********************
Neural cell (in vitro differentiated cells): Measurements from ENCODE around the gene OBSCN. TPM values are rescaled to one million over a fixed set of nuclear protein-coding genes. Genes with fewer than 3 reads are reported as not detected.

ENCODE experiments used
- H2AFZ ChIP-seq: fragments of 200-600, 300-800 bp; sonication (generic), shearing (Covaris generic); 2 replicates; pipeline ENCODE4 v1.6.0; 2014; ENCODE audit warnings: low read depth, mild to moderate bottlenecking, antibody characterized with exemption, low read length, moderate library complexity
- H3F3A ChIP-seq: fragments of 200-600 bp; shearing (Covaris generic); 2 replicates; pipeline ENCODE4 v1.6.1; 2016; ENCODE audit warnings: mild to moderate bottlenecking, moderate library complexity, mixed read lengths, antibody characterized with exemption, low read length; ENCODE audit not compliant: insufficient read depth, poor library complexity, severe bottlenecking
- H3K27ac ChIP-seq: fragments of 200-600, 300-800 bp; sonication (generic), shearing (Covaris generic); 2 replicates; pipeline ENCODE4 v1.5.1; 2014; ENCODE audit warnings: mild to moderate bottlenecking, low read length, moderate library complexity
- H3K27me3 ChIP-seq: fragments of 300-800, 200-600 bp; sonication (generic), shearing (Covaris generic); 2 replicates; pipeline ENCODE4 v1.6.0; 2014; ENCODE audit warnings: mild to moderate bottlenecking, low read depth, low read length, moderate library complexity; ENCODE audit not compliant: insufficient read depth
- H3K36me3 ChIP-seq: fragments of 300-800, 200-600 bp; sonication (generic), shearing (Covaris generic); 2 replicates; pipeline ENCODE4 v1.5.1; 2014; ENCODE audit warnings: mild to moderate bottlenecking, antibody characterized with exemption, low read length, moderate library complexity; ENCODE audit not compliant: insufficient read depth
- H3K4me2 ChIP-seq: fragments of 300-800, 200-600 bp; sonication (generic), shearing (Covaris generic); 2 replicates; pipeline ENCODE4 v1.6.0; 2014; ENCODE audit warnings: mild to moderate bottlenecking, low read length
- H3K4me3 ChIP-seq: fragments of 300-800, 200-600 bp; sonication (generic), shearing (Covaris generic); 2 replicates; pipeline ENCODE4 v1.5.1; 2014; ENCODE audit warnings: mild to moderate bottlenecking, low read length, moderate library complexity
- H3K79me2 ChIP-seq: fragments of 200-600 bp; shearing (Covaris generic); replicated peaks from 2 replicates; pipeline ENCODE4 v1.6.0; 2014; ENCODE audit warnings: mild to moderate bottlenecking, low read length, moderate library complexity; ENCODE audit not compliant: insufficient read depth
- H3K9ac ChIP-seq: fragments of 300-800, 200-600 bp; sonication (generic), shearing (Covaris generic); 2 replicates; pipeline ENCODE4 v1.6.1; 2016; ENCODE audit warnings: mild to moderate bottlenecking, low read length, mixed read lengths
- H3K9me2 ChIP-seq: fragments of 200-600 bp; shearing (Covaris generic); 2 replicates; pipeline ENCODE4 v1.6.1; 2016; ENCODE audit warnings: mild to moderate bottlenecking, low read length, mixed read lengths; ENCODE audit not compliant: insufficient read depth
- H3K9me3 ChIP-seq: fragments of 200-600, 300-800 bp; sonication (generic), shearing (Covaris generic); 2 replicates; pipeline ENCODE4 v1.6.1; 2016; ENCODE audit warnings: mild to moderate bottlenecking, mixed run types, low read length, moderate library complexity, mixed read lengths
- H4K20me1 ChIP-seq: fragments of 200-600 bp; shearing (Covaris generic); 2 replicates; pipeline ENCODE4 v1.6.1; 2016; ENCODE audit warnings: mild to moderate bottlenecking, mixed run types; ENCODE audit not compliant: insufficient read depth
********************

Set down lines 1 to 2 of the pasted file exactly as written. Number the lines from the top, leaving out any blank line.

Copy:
Neural cell (in vitro differentiated cells): Measurements from ENCODE around the gene OBSCN. TPM values are rescaled to one million over a fixed set of nuclear protein-coding genes. Genes with fewer than 3 reads are reported as not detected.

ENCODE experiments used